Monday, October 3, 2022

Is There A Vaccine To Prevent Pneumonia

Problems That Could Happen After Getting Any Injected Vaccine

WJZ HEALTHWATCH: Vaccine Being Developed Could Prevent Pneumonia Deaths
  • People sometimes faint after a medical procedure, including vaccination. Sitting or lying down for about 15 minutes can help prevent fainting and injuries caused by a fall. Tell your doctor if you or your child:
  • Feel dizzy
  • Have vision changes
  • Have ringing in the ears
  • Some people get severe pain in the shoulder and have difficulty moving the arm where the doctor gave the shot. This happens very rarely.
  • Any medicine can cause a severe allergic reaction. Such reactions from a vaccine are very rare, estimated at about 1 in a million shots. These types of reactions would happen within a few minutes to a few hours after the vaccination.
  • As with any medicine, there is a very remote chance of a vaccine causing a serious injury or death.
  • What Are The Side Effects

    Vaccines are very safe. It is much safer to get the vaccine than to get pneumococcal disease.

    Many people have no side effects from the vaccines. For those that do, side effects are usually mild and last 1 to 2 days . Serious side effects are very rare.

    It is important to stay in the clinic for 15 minutes after getting any vaccine because there is a very rare possibility, between one in 100,000 and one in a million, of a life-threatening allergic reaction called anaphylaxis. This may include hives, difficulty breathing, or swelling of the throat, tongue or lips. Should this reaction occur, your health care provider is prepared to treat it. Emergency treatment includes injection of epinephrine and transfer by ambulance to the nearest emergency department. If symptoms develop after you leave the clinic, call 9-1-1 or the local emergency number.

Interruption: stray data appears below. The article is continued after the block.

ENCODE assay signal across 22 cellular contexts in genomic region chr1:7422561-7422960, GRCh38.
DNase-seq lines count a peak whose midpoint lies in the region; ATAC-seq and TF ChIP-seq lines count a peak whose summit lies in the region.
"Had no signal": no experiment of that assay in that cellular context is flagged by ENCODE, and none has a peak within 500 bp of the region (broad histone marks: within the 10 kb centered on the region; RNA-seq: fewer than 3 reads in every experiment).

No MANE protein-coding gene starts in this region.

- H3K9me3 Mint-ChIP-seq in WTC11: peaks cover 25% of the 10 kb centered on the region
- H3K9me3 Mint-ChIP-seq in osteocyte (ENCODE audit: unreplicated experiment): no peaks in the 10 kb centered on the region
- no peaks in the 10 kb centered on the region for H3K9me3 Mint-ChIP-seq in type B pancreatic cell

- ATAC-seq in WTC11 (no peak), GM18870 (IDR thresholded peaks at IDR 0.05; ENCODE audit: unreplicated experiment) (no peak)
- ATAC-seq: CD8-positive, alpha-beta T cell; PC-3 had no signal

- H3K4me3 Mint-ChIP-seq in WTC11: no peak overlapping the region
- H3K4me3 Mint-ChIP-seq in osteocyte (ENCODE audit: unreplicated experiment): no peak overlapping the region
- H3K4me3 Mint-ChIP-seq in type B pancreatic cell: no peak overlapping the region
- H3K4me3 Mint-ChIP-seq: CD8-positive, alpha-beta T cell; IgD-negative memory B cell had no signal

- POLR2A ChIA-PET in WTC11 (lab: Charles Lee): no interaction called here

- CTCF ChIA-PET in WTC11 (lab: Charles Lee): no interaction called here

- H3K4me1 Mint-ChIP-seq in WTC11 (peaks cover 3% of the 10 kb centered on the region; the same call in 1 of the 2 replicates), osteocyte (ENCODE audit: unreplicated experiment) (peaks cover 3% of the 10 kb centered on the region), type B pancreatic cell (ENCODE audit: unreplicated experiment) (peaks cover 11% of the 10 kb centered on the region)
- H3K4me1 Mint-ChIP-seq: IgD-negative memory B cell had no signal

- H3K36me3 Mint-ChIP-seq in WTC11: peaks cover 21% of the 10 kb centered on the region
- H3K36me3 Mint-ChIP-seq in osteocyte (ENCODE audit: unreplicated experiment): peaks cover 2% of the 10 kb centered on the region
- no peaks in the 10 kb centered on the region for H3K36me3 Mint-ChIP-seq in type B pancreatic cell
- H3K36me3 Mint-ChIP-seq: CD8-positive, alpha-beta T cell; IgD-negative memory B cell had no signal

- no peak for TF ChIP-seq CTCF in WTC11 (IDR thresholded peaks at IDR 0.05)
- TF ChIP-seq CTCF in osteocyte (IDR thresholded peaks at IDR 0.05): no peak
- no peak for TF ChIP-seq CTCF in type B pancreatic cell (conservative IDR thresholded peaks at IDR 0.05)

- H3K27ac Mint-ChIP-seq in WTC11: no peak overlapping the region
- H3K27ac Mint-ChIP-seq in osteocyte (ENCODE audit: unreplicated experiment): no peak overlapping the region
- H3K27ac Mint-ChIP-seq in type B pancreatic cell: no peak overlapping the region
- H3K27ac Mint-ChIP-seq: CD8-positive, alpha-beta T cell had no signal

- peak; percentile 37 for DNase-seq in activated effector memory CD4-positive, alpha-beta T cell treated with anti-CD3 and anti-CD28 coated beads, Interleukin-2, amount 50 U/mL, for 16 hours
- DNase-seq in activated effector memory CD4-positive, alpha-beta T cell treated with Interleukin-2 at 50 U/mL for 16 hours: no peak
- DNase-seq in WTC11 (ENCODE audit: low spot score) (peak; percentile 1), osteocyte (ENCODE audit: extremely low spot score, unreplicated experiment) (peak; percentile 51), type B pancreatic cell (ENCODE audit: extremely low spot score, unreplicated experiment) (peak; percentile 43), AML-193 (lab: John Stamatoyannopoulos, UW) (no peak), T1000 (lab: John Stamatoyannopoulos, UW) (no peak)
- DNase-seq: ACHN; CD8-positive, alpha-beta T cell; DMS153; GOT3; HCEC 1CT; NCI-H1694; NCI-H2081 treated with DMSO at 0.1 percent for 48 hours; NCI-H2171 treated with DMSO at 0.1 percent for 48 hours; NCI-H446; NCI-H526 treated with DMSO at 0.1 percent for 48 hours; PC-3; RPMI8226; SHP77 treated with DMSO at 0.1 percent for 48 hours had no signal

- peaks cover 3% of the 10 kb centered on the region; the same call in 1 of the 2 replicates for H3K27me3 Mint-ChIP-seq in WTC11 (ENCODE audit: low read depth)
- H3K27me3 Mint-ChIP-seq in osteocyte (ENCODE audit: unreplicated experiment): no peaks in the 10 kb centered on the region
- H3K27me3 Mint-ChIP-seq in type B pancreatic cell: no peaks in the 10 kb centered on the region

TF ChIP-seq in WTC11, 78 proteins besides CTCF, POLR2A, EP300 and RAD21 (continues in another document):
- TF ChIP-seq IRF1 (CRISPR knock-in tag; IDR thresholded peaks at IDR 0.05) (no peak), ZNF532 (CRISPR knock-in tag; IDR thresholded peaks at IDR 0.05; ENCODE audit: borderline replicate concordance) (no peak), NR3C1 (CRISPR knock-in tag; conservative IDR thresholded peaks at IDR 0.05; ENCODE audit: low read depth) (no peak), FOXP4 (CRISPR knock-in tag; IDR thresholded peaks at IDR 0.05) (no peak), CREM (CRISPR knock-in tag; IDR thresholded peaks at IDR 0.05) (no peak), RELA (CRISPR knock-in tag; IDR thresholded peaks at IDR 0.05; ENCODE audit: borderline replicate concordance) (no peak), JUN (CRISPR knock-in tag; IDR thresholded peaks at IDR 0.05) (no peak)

It is important to always report serious or unexpected reactions to your immunizing health care provider.

    Is It Flu Or Pneumonia

    The symptoms of pneumonia are similar to the flu. But with pneumonia, your cough is usually worse and you may have trouble breathing. For example, you may get winded going up just a few stairs, when you normally walk up two flights without a problem, says Dr. Thorner.

    However, the symptoms can be subtler in the very young and the elderlythe two groups most vulnerable to pneumonia. Babies and young children with the infection may be restless, fussy, and breathe too fast. Older people with pneumonia sometimes dont have a fever or a cough, but they may be confused or complain of pain when taking a deep breath.

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    Know The Facts About The Pneumonia Vaccine

    Just as with a flu shot, and now the COVID-19 vaccines, some people believe that getting a pneumococcal vaccine will cause them to come down with the disease or experience long-term side effects.

    This is absolutely not true, Dr. Suri says.

    Not only will the pneumococcal vaccine help reduce the risk of contracting certain types of bacterial pneumonia, it also guards against serious consequences resulting from the flu and severe infections, such as .

    For young children, older adults, smokers and those with other risk factors, the vaccine is a healthy choice to make.

    I cant see any reason to avoid this vaccine and every reason to get it, she says.

    What Are The Side Effects Of The Pneumonia Vaccine

    Adult pneumonia immunizations save lives

    Most people don’t usually have serious side effects from either vaccine, but it’s possible to have some mild symptoms.

    The most common side effects with PCV13 include:

    • Redness where the shot was given.
    • Swelling where the shot was given.
    • Pain or tenderness where the shot was given.
    • Fever.

    The most common side effects with PPSV23 include:

    • Redness where the shot was given.
    • Pain where the shot was given.
    • Fever.
    • Muscle aches.

    If you do happen to have side effects, CDC says they’ll usually go away within two days.